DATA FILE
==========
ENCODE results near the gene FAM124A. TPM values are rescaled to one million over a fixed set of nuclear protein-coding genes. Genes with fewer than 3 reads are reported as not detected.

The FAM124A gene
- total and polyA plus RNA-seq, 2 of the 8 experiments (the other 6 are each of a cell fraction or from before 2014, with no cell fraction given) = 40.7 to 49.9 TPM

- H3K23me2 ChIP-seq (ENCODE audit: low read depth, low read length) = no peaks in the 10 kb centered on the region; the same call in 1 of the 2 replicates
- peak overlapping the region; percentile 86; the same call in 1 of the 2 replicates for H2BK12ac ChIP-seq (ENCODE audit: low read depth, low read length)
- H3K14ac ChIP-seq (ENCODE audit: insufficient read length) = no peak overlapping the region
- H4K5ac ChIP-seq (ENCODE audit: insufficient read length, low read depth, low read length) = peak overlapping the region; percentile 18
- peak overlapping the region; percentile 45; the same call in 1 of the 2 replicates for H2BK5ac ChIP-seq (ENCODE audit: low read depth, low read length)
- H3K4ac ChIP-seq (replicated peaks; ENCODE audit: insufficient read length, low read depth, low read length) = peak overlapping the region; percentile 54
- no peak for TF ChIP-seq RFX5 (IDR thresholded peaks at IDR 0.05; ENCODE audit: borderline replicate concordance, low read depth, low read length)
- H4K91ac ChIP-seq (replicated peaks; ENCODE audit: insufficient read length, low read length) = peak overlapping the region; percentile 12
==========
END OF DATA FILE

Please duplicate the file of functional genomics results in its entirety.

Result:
ENCODE results near the gene FAM124A. TPM values are rescaled to one million over a fixed set of nuclear protein-coding genes. Genes with fewer than 3 reads are reported as not detected.

The FAM124A gene
- total and polyA plus RNA-seq, 2 of the 8 experiments (the other 6 are each of a cell fraction or from before 2014, with no cell fraction given) = 40.7 to 49.9 TPM

- H3K23me2 ChIP-seq (ENCODE audit: low read depth, low read length) = no peaks in the 10 kb centered on the region; the same call in 1 of the 2 replicates
- peak overlapping the region; percentile 86; the same call in 1 of the 2 replicates for H2BK12ac ChIP-seq (ENCODE audit: low read depth, low read length)
- H3K14ac ChIP-seq (ENCODE audit: insufficient read length) = no peak overlapping the region
- H4K5ac ChIP-seq (ENCODE audit: insufficient read length, low read depth, low read length) = peak overlapping the region; percentile 18
- peak overlapping the region; percentile 45; the same call in 1 of the 2 replicates for H2BK5ac ChIP-seq (ENCODE audit: low read depth, low read length)
- H3K4ac ChIP-seq (replicated peaks; ENCODE audit: insufficient read length, low read depth, low read length) = peak overlapping the region; percentile 54
- no peak for TF ChIP-seq RFX5 (IDR thresholded peaks at IDR 0.05; ENCODE audit: borderline replicate concordance, low read depth, low read length)
- H4K91ac ChIP-seq (replicated peaks; ENCODE audit: insufficient read length, low read length) = peak overlapping the region; percentile 12